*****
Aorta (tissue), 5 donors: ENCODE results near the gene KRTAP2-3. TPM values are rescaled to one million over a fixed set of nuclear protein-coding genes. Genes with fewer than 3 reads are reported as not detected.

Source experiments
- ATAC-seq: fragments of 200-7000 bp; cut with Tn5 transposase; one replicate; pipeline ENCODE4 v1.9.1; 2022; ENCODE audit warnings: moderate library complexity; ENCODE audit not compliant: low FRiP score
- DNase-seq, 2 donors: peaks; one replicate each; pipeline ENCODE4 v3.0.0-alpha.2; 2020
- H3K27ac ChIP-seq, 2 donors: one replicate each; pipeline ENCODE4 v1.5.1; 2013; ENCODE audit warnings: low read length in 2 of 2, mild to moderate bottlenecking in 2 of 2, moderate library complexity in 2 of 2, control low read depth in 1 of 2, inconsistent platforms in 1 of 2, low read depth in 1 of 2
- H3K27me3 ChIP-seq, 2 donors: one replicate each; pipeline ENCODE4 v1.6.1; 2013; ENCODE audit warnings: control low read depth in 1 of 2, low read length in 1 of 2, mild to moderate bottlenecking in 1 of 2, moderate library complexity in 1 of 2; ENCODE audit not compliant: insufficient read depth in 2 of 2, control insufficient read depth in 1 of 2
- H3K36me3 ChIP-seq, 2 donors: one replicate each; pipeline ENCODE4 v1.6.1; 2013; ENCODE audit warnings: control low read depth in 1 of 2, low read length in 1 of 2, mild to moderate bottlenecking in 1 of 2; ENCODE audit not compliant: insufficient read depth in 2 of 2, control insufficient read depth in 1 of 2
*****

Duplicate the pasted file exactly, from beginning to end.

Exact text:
Aorta (tissue), 5 donors: ENCODE results near the gene KRTAP2-3. TPM values are rescaled to one million over a fixed set of nuclear protein-coding genes. Genes with fewer than 3 reads are reported as not detected.

Source experiments
- ATAC-seq: fragments of 200-7000 bp; cut with Tn5 transposase; one replicate; pipeline ENCODE4 v1.9.1; 2022; ENCODE audit warnings: moderate library complexity; ENCODE audit not compliant: low FRiP score
- DNase-seq, 2 donors: peaks; one replicate each; pipeline ENCODE4 v3.0.0-alpha.2; 2020
- H3K27ac ChIP-seq, 2 donors: one replicate each; pipeline ENCODE4 v1.5.1; 2013; ENCODE audit warnings: low read length in 2 of 2, mild to moderate bottlenecking in 2 of 2, moderate library complexity in 2 of 2, control low read depth in 1 of 2, inconsistent platforms in 1 of 2, low read depth in 1 of 2
- H3K27me3 ChIP-seq, 2 donors: one replicate each; pipeline ENCODE4 v1.6.1; 2013; ENCODE audit warnings: control low read depth in 1 of 2, low read length in 1 of 2, mild to moderate bottlenecking in 1 of 2, moderate library complexity in 1 of 2; ENCODE audit not compliant: insufficient read depth in 2 of 2, control insufficient read depth in 1 of 2
- H3K36me3 ChIP-seq, 2 donors: one replicate each; pipeline ENCODE4 v1.6.1; 2013; ENCODE audit warnings: control low read depth in 1 of 2, low read length in 1 of 2, mild to moderate bottlenecking in 1 of 2; ENCODE audit not compliant: insufficient read depth in 2 of 2, control insufficient read depth in 1 of 2